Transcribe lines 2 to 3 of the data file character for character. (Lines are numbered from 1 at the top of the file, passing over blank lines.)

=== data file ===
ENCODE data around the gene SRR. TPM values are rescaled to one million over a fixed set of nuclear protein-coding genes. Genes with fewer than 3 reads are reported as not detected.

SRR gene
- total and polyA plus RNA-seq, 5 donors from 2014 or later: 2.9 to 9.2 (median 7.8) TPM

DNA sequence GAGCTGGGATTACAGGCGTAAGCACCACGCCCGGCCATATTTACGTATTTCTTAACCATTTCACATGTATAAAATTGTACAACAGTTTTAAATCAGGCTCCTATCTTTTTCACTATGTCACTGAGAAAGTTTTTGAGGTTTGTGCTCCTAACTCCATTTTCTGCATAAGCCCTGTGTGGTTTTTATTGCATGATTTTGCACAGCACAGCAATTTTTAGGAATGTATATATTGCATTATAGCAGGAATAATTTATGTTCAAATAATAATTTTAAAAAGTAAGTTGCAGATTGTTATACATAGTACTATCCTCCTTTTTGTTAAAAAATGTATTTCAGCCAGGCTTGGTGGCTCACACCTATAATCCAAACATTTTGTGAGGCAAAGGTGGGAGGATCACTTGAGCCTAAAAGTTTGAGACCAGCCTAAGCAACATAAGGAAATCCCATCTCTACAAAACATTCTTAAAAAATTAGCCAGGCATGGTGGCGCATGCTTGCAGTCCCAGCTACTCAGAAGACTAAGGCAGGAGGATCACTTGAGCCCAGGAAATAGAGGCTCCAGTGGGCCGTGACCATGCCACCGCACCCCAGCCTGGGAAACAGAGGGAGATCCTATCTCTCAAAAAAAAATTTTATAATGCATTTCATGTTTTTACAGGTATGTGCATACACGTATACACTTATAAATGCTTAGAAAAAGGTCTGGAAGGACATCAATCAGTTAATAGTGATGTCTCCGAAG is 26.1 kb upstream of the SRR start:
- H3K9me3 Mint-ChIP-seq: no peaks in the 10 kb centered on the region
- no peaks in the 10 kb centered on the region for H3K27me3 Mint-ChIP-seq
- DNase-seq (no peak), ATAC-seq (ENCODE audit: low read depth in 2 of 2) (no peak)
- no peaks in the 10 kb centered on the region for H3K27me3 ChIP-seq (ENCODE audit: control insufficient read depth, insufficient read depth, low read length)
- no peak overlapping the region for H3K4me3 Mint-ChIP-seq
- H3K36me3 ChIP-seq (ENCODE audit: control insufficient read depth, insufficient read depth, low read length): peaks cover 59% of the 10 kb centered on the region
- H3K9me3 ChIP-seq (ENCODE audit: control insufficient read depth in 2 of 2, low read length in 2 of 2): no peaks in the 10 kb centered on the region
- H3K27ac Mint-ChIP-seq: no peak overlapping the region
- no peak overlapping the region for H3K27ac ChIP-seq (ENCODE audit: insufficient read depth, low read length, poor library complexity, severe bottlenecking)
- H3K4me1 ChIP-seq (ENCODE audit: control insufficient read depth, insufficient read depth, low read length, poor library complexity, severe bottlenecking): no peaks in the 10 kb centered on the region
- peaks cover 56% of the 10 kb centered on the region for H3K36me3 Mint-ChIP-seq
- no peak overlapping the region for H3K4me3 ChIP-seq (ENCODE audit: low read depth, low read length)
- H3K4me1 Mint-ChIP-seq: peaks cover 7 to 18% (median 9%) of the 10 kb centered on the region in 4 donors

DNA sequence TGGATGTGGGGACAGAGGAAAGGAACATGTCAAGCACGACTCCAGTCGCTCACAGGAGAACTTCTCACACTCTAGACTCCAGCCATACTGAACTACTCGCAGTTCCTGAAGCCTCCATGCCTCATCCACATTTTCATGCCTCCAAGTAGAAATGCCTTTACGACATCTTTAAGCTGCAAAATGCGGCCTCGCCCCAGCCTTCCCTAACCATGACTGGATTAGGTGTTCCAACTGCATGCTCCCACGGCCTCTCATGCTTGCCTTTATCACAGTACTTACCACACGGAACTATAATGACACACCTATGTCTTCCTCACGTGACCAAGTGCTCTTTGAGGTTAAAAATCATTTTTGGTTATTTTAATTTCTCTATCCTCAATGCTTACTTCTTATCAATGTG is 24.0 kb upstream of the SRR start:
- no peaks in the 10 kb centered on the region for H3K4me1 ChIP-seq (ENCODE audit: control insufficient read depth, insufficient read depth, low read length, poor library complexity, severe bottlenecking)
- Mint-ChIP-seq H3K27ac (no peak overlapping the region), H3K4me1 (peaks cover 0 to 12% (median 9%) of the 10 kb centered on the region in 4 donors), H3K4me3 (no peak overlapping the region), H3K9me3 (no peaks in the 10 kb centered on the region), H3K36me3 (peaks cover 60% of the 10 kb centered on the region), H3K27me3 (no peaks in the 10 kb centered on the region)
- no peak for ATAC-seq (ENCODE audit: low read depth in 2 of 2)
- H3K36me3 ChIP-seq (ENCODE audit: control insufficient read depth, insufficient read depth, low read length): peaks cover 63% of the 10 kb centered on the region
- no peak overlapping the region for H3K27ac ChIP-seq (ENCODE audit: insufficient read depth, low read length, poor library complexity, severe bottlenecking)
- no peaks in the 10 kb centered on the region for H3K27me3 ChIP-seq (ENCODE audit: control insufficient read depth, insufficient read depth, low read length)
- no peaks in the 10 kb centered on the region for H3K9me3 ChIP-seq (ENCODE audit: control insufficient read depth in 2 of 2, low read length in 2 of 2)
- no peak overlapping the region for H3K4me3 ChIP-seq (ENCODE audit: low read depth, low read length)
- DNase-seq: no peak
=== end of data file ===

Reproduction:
SRR gene
- total and polyA plus RNA-seq, 5 donors from 2014 or later: 2.9 to 9.2 (median 7.8) TPM